Restaurant Review: NonZero

I have a confession: I generally dislike ‘organic’ restaurants as I find them too full of themselves. However, I decided to keep an open mind when I signed up to attend the recent Tastes of Taipei event at NonZero. (For those not in the know, Tastes of Taipei is a monthly event organised by the Community Services Centre. Ten percent of the dinner expense is donated by the restaurants to the Community Services Centre.)

And I was pleasantly surprised. NonZero welcomes you with its cosy, wooden tables and eclectic, quirky style that mixes mismatched chairs and interesting food memorabilia. It has recently reopened following a refurbishment, but still preserves its familiar, eating-together-at-the-kitchen-bench feel. While separate dining options are available, NonZero encourages communal dining so that total strangers can meet and mingle. Owner Chu Ping attributes his inspiration for NonZero to Mahatma Gandi’s ‘ripple effect’. A somewhat eccentric humanitarian, he believes in promoting conscious living, and unsurprisingly the restaurant’s website carries as its mantra:

We are what we do
We are what we eat
We are what we buy

Olive oils and condiments for sale at NonZero

Vegetable soup

NonZero uses seasonal produce, and its menu changes accordingly. Our meal started off with fresh bread paired with citrusy Dandaragan extra virgin olive oil from Australia and balsamic vinegar for dunking. The starter, a simple, peasant-style vegetable soup, was served artfully in homely provincial French folk-art saucepans. A chorizo and cheese salad followed. I thought this dish could have benefitted from a few more slivers of chorizo, but the feta was just sufficient to balance the salad. The final appetiser was shrimp with a generous side of olive-oil infused mushrooms. I felt perfectly sated after this dish but yet more was to come. Luckily, my main meal, locally caught market fish of the day, was sweet and tender yet flavoursome enough without being too filling. In contrast, my partner’s choice, pork stew with red wine, was sinfully rich and tender, its flesh falling away effortlessly from the bone: a Taiwanese interpretation of lamb shank casserole, perhaps? We did not stay for dessert, but later enjoyed the simple, non-baked cheesecake with biscuit crust, which reminded me of childhood sessions in the kitchen.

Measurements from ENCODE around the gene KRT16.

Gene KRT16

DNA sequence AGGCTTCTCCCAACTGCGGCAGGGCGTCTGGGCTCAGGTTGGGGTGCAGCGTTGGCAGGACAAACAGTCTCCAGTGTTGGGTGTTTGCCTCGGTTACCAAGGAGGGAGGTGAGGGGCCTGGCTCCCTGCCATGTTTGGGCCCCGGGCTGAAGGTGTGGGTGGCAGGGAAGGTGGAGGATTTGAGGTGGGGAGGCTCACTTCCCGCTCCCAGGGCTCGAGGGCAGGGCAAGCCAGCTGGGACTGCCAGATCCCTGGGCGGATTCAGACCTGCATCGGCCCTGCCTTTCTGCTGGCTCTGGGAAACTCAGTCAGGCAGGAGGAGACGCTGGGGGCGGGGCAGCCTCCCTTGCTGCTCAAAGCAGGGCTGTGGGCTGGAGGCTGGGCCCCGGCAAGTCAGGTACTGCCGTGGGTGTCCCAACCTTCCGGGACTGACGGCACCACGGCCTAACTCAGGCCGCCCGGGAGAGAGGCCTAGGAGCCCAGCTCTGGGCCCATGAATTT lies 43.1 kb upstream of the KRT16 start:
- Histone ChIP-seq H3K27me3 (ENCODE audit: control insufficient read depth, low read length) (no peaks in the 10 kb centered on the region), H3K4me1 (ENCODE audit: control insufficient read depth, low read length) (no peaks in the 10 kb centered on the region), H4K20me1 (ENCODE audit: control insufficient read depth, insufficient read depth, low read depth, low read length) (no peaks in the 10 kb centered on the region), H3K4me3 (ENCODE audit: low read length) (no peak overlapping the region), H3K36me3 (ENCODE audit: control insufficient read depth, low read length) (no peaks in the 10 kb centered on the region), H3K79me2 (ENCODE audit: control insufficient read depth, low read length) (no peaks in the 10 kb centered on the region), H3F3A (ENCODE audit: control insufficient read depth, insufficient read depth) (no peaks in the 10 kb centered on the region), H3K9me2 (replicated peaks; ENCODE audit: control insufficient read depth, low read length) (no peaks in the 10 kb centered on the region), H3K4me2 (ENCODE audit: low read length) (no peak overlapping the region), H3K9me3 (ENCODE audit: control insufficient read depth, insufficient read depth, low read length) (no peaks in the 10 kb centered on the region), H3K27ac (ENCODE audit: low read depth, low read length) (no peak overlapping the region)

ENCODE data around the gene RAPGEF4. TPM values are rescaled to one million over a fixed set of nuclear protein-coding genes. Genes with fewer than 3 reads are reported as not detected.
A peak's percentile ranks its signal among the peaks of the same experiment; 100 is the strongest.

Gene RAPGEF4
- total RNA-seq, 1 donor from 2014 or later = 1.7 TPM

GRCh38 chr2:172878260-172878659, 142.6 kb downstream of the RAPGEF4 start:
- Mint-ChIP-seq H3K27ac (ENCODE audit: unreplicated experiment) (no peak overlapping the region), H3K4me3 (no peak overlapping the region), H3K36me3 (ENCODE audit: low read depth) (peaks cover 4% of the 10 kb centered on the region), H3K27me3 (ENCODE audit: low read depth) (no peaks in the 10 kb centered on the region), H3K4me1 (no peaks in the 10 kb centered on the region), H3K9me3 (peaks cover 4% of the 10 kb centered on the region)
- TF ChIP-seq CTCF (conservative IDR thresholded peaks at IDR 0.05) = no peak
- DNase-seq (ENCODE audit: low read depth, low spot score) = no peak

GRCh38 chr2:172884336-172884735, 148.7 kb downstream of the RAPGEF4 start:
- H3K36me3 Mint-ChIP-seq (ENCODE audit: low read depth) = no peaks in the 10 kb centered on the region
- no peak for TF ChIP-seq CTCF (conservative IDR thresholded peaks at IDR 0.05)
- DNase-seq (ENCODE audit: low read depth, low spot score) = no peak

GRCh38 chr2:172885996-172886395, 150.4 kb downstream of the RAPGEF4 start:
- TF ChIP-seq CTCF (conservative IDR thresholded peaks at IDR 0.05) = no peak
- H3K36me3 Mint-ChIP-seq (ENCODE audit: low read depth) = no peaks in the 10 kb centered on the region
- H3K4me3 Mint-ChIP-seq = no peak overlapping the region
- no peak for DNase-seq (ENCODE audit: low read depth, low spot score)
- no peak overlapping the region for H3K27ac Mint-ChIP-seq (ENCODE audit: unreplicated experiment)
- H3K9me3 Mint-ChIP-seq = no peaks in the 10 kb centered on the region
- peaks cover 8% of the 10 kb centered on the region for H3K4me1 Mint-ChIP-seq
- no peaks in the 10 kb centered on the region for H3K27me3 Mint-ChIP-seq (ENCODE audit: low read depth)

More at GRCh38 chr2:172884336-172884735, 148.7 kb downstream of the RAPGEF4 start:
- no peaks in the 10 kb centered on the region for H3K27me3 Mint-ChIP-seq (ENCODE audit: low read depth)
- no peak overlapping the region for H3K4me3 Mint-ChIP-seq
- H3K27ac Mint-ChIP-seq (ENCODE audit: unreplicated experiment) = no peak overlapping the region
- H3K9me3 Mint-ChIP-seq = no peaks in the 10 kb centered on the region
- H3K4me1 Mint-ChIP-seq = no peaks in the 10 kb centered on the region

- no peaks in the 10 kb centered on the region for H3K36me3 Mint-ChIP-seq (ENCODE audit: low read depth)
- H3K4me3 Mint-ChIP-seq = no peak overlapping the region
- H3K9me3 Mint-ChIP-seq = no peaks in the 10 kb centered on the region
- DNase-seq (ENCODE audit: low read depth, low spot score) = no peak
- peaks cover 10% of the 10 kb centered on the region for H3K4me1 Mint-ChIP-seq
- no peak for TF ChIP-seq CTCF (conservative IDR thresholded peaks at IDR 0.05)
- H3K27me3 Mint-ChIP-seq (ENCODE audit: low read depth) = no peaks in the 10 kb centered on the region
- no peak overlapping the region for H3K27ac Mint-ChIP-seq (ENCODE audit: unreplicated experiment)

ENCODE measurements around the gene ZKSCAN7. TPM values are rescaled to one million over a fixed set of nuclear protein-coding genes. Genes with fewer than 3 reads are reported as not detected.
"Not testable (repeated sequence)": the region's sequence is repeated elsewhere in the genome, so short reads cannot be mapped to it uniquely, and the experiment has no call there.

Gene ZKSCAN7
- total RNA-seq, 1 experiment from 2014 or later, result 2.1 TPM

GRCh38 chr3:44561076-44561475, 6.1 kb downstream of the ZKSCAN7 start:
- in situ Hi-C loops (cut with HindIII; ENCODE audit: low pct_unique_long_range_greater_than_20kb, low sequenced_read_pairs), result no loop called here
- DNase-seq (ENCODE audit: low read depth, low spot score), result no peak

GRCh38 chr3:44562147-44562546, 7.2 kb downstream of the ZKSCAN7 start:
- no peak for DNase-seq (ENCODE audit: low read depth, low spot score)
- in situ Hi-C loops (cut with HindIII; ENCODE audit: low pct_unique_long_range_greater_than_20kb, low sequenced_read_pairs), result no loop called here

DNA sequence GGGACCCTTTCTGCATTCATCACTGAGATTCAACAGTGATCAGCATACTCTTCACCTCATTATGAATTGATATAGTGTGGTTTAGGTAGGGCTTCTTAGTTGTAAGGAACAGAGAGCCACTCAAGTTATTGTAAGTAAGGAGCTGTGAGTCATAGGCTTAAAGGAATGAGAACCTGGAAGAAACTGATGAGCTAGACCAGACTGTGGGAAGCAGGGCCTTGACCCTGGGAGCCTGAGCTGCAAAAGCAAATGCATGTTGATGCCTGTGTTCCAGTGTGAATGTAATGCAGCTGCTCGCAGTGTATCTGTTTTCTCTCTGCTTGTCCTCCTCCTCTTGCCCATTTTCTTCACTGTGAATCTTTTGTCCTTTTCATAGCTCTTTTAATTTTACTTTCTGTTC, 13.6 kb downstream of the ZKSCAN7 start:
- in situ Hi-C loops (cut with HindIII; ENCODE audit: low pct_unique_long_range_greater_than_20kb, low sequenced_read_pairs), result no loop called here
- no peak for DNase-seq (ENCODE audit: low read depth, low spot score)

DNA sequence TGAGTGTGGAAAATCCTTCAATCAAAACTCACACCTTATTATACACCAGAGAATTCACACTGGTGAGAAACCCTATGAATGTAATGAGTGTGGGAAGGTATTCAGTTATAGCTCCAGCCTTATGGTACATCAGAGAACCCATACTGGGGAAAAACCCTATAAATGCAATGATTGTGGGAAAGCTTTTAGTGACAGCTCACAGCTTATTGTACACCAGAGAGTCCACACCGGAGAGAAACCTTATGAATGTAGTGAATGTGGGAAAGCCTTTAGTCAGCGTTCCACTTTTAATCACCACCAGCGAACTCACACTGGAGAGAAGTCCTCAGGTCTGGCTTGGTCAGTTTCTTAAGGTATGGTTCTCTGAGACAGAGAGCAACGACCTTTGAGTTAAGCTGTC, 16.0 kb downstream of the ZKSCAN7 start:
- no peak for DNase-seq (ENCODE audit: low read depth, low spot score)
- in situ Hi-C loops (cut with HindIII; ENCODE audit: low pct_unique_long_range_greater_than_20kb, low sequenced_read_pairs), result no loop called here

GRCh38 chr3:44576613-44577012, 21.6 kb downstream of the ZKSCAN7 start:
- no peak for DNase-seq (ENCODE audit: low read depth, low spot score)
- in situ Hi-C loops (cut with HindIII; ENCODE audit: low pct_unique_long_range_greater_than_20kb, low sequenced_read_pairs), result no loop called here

Shrimp with mixed mushrooms

Overall, I found the food to be simple but very good: it was not fussy, nor did it try to be clever, and the fresh produce was treated with the respect that it deserved. However, NonZero’s ‘slow food’ is somewhat out of kilter with the brisk paced urban Taipei lifestyle. Service was a bit slow, and fulfilling our plan to make a hasty exit with dessert to go was frustratingly difficult. And NT $1,200 for the set meal, while worth it as a novelty, is not for everyday dining. Still it would be fun to come again when I had more time to linger, perhaps over a European-style long lunch with good friends and witty conversation. Isn’t this afterall how good food should be enjoyed?

Addresss: NonZero (非零餐廳), No 5, Alley 5, Lane 27, Sec 4, Ren’ai Road, Da’an District (in a lane behind Sogo on Zhongxiao East Road). Phone: 02-27721 630
Opening hours: 11.30am to 9.30pm on Monday, Wednesday, Thursday and Friday, and 11.00am to 9.00am on Saturday.

Website: http://www.nonzero.com.tw/

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About taiwanxifu

‘Taiwanxifu’ (pronounced ‘shee foo’) means ‘Taiwan daughter-in-law’ in Chinese and has been my nickname ever since I married my Taiwanese husband, Sam. I love sampling Taiwanese food, even local specialties such as stinky tofu, pigs blood cake and Taipei beef noodle soup with offal. But there are many other options on the menu. Promise!
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